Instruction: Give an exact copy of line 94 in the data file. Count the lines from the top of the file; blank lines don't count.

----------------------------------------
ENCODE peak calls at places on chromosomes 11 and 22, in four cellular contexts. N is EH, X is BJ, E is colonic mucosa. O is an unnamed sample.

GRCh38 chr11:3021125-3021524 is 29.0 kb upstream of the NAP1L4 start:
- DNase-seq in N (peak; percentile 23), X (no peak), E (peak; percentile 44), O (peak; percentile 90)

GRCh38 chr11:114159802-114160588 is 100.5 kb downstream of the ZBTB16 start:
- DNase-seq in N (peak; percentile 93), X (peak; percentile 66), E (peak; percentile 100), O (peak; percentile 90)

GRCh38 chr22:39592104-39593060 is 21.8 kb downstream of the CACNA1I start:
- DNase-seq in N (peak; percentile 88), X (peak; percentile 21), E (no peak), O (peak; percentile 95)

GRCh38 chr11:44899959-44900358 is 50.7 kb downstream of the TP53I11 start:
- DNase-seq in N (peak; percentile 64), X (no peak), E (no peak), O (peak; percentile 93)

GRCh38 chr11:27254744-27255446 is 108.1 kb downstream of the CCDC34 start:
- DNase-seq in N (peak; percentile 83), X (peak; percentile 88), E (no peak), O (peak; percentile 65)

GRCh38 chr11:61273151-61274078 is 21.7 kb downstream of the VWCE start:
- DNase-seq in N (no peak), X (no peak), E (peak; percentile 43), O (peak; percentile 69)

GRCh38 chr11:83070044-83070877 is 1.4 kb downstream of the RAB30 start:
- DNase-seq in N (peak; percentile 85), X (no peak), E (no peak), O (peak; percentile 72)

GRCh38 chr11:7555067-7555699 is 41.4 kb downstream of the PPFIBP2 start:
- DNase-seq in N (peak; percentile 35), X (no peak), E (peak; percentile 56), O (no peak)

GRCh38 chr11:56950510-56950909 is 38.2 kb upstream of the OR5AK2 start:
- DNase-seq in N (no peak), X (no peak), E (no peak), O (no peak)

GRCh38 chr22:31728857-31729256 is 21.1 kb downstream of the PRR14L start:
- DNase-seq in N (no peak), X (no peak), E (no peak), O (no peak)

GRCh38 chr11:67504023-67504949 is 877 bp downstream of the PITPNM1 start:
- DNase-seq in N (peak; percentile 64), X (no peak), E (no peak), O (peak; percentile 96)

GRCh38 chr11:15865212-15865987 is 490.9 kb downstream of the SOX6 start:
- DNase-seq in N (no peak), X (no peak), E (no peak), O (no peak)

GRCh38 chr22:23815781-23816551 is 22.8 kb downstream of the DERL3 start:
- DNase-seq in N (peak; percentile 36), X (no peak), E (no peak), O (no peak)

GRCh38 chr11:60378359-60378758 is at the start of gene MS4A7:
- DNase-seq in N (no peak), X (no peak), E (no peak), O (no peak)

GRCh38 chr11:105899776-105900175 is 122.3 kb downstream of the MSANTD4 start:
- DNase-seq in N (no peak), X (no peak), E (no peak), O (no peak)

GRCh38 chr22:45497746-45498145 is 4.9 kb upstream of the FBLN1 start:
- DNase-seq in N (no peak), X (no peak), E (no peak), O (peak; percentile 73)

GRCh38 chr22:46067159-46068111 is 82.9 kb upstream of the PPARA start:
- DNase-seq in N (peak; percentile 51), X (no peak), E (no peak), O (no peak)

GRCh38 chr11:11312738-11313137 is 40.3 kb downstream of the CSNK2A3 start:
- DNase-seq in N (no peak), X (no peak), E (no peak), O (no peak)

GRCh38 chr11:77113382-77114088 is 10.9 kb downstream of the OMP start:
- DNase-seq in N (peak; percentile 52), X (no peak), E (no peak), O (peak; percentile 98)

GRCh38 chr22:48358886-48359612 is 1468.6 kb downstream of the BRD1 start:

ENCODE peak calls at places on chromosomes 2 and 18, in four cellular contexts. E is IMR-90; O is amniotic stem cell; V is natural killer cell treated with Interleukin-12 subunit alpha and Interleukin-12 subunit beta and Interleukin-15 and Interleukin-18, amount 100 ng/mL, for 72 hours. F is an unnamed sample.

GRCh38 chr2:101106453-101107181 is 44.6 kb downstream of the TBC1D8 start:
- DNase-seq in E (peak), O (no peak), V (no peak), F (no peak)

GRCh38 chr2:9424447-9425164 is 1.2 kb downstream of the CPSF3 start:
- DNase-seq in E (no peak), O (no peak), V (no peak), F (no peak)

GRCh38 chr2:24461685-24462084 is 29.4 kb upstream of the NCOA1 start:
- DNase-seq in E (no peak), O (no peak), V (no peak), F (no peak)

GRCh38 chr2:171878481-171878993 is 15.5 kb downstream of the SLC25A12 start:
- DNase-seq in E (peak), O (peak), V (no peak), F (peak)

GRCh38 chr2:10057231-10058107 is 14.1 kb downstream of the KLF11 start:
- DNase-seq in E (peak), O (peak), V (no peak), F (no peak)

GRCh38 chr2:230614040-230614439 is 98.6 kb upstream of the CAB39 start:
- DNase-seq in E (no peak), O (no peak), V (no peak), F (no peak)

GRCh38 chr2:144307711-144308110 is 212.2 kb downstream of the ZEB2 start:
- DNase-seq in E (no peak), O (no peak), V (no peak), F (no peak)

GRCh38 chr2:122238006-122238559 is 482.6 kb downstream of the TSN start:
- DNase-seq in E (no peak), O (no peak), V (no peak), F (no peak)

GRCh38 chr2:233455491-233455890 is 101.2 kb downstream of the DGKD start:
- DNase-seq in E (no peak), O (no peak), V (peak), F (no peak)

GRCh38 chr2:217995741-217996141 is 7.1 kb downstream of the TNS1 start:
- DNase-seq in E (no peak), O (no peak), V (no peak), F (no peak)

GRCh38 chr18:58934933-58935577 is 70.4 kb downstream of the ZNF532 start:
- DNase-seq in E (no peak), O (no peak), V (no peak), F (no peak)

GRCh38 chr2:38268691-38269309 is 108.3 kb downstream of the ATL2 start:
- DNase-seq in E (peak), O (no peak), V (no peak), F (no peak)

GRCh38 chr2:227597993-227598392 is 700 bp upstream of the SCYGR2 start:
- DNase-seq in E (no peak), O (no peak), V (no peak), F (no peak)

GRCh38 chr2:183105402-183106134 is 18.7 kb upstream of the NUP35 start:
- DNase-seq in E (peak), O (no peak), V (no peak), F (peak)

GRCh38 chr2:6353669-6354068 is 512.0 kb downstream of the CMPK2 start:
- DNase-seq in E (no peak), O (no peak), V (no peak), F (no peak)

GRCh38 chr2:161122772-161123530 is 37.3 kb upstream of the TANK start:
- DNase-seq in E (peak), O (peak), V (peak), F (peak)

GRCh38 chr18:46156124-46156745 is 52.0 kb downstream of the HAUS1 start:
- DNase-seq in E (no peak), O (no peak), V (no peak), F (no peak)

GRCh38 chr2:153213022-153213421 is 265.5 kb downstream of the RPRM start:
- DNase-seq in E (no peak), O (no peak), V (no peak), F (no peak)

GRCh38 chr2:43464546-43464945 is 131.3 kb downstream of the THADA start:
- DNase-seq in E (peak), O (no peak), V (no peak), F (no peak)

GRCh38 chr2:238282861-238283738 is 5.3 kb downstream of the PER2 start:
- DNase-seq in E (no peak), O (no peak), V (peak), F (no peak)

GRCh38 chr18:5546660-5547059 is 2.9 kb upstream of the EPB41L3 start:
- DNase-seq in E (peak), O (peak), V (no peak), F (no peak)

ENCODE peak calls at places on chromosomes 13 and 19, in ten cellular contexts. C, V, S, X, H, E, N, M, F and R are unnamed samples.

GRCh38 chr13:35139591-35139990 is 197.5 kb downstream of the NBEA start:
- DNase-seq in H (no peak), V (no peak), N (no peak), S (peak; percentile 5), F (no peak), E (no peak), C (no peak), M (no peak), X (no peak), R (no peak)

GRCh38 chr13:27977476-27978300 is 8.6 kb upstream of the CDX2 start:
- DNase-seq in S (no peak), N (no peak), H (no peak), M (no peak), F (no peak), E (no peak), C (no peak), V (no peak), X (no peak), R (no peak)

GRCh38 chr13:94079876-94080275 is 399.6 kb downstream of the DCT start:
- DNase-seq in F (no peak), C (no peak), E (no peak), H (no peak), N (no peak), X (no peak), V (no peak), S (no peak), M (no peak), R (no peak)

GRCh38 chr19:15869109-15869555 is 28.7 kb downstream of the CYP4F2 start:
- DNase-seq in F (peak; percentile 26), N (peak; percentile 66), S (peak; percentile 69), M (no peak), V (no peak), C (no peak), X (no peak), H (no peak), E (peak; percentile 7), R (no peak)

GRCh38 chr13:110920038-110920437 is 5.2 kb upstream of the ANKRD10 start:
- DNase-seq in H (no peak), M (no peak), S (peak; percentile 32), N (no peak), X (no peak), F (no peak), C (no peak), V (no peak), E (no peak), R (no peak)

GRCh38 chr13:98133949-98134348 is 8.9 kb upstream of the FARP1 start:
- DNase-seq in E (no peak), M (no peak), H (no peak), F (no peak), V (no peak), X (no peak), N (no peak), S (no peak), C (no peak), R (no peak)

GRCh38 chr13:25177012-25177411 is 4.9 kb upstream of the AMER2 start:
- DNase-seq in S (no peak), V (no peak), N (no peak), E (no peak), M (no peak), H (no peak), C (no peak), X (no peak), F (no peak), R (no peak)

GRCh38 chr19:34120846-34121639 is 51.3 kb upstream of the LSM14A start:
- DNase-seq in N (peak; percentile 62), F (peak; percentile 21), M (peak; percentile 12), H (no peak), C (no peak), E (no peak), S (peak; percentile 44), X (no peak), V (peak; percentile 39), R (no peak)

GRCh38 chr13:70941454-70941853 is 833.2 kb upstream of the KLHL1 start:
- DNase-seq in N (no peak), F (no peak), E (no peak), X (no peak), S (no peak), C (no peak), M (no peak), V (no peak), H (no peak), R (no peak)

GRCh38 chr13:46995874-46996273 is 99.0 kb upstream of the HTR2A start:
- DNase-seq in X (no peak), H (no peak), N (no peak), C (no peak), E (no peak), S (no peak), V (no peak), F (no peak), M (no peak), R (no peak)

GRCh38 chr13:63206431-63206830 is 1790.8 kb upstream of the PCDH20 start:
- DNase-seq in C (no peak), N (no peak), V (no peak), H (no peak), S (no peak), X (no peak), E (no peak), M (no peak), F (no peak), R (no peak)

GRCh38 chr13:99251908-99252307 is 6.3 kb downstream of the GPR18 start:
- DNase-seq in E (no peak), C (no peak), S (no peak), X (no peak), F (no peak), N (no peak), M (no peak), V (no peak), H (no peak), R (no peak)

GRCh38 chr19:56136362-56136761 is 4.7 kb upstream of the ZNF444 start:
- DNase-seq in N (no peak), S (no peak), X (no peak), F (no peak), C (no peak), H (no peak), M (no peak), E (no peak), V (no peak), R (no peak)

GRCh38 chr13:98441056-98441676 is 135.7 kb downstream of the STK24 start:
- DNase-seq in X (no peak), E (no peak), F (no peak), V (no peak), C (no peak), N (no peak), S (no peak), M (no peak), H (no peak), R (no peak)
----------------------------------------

- DNase-seq in H (no peak), M (no peak), S (peak; percentile 32), N (no peak), X (no peak), F (no peak), C (no peak), V (no peak), E (no peak), R (no peak)